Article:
Sunday, September 21, 2008

My comment about the Pakistan bombing

I deplore all terrorism and terrorist acts. They are not God's will and will be severely judged by him when the time comes. I feel deeply for all the victims and their families, many of whom were modest people just trying to provide for their families. I think about that security guard who we see on the video tape bravely trying to extinguish the fire in the truck, before the one ton of explosives hidden inside detonated.

Commentators are quick to simplify, to put into black and white, why these things happen. I just listened to a report that jumps to the conclusion that it is because of the Pakistan-American alliance. Such simplifications obscure what is really going on, and therefore hinders resolution or at least de-escalation.

It is the escalation that I want to speak of today. It is never a good thing when a government, regardless of the provocation, invades a mosque where militants reside and results in the deaths of many people, as I recall, it was a hundred or so. Pakistan did just that, invading a militant occupied mosque, not so long ago. This is something the United States learned (but the lessons have not been plumbed fully enough) when it fired upon a cultist sect compound that resulted in a huge loss of life, including children inside, when it burned to the ground. Humans have historically understood the importance of patience, of laying siege when one must, but not recently, when both Western and Eastern politicians and military people seem to not "wait" and just turn to the gun. That is escalation.

Then, the terrorists feel it becomes "no hold barred" combat. If a mosque can be attacked and many inside killed and wounded, including naive students under the sway of the militants, then why not bomb during Ramadan? That is the terrible step by step "logic" of the escalation of terrorism. Also, each of these events become touchstones and reference points for future revenge and "anniversary" violence, as we see in both the United States after the Waco siege and now in Pakistan after the Red Mosque siege. (Read about these and follow up events in the links below).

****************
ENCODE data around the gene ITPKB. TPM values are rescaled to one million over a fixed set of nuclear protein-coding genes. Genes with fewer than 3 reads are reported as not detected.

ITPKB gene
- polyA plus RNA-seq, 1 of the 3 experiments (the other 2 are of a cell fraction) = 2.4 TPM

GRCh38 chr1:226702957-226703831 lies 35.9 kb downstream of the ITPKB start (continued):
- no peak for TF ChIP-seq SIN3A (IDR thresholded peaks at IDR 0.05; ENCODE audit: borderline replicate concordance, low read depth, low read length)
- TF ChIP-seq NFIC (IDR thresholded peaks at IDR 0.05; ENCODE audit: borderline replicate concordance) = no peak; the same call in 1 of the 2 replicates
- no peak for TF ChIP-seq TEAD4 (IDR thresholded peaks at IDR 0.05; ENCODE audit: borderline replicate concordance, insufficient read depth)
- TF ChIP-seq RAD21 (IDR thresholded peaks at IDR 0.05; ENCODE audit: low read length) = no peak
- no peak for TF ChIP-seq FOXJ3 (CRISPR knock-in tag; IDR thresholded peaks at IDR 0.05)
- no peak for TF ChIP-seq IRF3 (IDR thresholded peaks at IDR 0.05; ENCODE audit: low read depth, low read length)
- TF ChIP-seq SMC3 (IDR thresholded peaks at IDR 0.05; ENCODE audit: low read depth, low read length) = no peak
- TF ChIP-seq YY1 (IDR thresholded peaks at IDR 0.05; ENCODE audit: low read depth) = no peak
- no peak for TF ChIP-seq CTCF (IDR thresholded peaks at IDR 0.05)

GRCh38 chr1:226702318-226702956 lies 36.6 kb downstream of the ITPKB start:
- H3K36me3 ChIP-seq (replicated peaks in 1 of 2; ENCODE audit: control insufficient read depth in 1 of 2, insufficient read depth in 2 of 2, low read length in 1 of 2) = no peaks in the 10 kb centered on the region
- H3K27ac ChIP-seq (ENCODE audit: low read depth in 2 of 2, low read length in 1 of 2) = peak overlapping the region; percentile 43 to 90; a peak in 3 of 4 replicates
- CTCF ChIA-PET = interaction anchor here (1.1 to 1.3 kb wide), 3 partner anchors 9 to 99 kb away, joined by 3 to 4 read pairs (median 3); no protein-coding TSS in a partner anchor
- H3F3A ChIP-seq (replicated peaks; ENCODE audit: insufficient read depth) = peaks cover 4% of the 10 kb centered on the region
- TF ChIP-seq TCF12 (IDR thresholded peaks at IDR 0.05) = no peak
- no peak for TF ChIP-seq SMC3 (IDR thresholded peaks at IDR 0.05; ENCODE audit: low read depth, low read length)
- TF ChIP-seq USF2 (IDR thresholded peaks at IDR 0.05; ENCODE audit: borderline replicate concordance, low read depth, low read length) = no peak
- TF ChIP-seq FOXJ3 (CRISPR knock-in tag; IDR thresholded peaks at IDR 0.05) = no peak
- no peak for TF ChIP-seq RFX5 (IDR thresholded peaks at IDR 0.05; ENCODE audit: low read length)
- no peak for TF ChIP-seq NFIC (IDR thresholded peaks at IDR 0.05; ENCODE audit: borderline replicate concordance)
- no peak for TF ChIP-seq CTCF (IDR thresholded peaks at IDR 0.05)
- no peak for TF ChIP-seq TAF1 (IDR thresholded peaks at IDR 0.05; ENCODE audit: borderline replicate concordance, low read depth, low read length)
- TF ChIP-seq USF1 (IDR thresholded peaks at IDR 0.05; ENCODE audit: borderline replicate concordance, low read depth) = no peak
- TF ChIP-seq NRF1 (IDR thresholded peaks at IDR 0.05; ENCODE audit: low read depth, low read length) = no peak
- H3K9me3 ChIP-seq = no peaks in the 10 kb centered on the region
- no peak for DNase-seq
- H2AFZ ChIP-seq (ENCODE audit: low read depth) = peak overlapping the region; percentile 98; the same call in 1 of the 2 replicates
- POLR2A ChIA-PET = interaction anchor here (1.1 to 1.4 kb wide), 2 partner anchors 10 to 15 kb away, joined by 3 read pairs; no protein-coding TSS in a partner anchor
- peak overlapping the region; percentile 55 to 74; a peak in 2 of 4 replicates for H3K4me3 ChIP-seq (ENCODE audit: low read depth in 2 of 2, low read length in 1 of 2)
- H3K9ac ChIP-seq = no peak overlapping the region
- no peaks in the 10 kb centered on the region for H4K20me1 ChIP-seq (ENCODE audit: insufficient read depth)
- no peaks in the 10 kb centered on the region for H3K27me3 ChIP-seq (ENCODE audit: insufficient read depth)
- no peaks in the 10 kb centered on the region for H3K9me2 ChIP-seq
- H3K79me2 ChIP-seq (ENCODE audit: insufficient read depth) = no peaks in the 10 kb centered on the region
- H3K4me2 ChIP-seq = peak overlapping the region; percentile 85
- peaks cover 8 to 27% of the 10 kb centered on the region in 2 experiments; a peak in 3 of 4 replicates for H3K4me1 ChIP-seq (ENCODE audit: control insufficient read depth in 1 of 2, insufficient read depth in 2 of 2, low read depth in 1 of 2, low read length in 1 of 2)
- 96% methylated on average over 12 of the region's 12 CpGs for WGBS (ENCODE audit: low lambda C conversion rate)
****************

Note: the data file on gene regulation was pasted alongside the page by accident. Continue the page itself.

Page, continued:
It seems that no government today understands how you can be firm but also grounded securely on morals and good example, and thus prevent escalation of the violence.

Again, prayers and condolences to all who have been harmed in this dastardly turn of events. But I urge everyone to remember that every step "across the Rubicon" tends to bring an equal escalation and hardening of heart by humans in opposition and return. The military of Pakistan, the real power holders, must decide how to respond. I urge them to reconsider a policy of using even greater force and greater ferocity, because that sows the dragons teeth that are never ending into the ground of violence. To the terrorists I say that you should beware of turning your piety toward God into a war machine that then becomes incapable of feeling piety, even if they think they still do.

Resources for young people and students who wish to understand more about the two events I referenced above: